robotics, games, and visualization and modeling in the areas where Virginia closed the schools to minorities in Brown vs the Board of Education. She took 8 teams to the Robotics competition. Games are a part of her portfolio. She calls her students Digispired.

      I am passionate about creating these opportunities for teachers, community, in after school space or in
      school with new technologies and visualization and modeling which includes gaming.


      Or Agent sheets!

      Bonnie Bracey Sutton

      If it sounds like a push for involvement of students and teachers in types of learning , or Marc’s ideas , or Alexander Repenning, or the ideas of NOAA, and AAAS. These are my areas of particular interest.

      Bonnie Bracey Sutton

  3. This is an interesting question. I know that Dr. Caperton has a set of researchers meeting and that she is in Israel. I will call the question to her attention.

    Good question. We did not include this in the questions.

    Since they are meeting in September it can be a question for discussion if it has not already been discussed.

    She should be featured on Larry King.. as she is hard to define in a one dimension media explanation she is very dynamic. Here is a recent video.

  4. Claude raises an issue which has been a concern of mine since technology has been introduced as an instructional approach.

    There are a variety of ways to provide access to students with disabilities and sometimes the solutions take a different form. I’ll challenge Claude to think about alternatives to graphical displays of information. The most common solution is to make a three-dimensional print out of a graph, but that’s not changing the basics of a graph. There are other ways to communicate data sets that require some different thinking. And it may take a game designer with the disability to solve that.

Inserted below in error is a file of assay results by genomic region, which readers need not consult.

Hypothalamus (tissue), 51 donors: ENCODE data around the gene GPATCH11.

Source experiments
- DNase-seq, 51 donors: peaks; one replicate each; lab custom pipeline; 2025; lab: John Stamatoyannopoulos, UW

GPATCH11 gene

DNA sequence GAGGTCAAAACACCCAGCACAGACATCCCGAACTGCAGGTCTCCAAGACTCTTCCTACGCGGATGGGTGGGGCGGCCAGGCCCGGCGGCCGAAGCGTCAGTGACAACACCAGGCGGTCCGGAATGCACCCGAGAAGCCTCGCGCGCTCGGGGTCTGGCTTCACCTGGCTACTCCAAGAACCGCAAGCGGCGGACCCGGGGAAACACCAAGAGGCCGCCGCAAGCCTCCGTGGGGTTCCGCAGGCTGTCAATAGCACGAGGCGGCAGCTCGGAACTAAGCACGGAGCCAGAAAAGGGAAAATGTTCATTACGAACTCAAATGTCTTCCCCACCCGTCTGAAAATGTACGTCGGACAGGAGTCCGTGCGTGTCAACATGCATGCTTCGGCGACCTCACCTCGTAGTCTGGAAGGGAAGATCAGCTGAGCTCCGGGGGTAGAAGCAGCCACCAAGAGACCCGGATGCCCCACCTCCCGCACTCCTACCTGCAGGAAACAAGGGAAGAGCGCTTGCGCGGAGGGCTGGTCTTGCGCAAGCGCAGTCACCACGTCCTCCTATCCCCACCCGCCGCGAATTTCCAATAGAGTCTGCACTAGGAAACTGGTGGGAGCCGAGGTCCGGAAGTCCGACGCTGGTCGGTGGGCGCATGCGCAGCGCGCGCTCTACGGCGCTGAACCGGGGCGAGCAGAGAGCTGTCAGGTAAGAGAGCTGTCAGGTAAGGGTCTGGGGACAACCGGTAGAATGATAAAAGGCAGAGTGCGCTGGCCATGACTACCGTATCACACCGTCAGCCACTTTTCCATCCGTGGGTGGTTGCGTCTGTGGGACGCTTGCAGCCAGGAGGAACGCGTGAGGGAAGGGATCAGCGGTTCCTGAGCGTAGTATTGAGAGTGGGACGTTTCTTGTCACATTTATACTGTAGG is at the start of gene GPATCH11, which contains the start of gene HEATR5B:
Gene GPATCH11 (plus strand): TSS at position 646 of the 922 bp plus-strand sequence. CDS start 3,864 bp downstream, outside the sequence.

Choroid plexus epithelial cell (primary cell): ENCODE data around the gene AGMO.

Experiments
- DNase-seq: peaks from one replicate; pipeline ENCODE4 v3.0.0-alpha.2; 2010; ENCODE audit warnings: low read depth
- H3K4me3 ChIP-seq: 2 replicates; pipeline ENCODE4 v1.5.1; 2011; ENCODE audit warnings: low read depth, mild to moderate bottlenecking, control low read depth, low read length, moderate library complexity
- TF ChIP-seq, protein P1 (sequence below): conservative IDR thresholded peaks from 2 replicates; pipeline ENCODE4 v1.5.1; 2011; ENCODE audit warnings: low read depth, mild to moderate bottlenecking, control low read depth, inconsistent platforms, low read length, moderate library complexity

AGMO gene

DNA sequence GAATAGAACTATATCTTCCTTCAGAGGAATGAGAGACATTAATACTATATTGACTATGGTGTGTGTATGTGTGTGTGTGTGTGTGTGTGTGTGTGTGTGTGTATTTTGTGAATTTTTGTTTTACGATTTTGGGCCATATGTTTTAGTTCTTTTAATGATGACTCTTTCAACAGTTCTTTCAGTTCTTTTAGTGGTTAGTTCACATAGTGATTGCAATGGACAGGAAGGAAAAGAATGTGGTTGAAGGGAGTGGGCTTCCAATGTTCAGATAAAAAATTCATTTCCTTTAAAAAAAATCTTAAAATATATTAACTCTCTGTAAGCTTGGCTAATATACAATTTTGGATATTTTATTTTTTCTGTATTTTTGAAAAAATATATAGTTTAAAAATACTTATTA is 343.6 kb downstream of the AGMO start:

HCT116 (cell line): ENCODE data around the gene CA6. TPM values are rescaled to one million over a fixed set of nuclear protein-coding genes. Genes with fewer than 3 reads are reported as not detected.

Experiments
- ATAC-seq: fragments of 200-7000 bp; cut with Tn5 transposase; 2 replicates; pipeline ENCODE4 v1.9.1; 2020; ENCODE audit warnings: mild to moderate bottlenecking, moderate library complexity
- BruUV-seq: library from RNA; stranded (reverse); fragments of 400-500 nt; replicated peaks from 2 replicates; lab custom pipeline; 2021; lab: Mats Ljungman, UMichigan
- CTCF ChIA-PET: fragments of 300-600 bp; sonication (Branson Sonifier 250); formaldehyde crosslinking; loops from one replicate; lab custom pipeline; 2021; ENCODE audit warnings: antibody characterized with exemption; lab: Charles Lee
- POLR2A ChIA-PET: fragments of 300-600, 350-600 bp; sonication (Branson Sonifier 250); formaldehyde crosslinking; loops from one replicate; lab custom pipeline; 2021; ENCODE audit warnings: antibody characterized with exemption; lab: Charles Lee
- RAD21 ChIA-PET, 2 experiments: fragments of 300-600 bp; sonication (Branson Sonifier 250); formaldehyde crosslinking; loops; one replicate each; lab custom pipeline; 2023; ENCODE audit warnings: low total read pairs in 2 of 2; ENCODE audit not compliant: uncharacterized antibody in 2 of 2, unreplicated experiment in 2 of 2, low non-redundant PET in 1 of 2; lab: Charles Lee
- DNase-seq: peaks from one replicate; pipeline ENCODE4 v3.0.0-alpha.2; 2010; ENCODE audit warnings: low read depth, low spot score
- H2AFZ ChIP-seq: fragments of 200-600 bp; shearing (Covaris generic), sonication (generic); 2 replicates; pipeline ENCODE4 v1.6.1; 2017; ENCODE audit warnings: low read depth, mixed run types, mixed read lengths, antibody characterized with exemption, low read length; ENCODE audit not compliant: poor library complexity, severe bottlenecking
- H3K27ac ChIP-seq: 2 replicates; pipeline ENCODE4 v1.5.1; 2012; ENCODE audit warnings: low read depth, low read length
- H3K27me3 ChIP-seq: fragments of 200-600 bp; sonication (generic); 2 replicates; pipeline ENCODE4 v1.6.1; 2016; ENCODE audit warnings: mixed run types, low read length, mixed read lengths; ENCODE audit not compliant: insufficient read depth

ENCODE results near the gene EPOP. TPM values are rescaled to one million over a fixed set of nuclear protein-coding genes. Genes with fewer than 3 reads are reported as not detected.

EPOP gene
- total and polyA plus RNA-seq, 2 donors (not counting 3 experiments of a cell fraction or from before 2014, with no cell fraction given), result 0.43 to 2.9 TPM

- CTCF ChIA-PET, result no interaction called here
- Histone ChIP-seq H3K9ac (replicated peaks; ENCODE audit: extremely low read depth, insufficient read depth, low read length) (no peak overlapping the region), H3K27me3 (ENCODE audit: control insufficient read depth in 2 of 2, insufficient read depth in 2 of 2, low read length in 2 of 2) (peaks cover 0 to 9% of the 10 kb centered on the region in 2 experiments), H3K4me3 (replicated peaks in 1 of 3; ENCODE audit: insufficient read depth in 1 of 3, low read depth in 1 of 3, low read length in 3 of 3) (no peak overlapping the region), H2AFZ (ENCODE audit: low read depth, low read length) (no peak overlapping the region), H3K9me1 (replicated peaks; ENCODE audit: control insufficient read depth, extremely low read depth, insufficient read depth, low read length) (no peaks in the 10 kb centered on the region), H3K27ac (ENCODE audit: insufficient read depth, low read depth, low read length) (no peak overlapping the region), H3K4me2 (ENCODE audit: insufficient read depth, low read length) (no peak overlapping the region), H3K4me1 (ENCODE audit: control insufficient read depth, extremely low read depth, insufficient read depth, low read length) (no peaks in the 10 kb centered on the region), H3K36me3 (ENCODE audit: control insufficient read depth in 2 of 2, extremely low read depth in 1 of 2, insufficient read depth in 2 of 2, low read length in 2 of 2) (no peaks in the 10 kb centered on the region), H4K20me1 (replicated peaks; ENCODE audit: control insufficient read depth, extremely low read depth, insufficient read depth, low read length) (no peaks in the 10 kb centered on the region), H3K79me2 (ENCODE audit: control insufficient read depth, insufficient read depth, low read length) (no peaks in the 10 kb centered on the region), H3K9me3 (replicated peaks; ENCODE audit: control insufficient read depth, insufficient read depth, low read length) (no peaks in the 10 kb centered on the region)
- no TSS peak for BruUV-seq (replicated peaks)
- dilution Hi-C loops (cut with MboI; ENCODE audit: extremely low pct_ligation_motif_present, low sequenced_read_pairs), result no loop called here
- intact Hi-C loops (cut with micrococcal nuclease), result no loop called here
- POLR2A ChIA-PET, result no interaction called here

The games today are being created by people who aren’t thinking about users with disabilities. Put someone familiar with the range of adaptive devices and a different way of thinking and we will have games that appeal to a much different, and varied audience.

    • Yes, it is an important challenge, Ray, and one I am clearly not up to, unfortunately, because I know almost nothing about present electronic games, nor do I have a sensory or motor disability.

      Your example of a 3D print-out of a graph might perhaps be delved into further, though. What if the visual info of a game could be rendered onto a small enough surface with moving raising parts, a kind of pseudo braille pad where the points would stand for characters and events instead of letters, and actions could be taken using arrow and enter keys, or a joystick, with the other hand?

      Of course the “rising” conventions should be explained verbally/textually first, and playing this way would require a greater capacity for abstraction – but then does not moving around in real life also require that if you are blind? There could also be verbal description clues, highly accelerated, as when a blind person uses a screen reader, and more care given to the audio-for-all part.

      This challenge kind of reminds me of when I was teaching French as a foreign language in high school. One problem was that students had got this very rigid idea of grammar “rules” from their middle school years, and got baffled if a language phenomenon got explained differently. So in the first lesson, I’d ask them to prepare in groups a verbal description of Tetris (1) , then to present the group’s description to the whole class. Of course, the descriptions differed, but they were all correct and usable. I’d then point out that the same obtained with describing how a language works.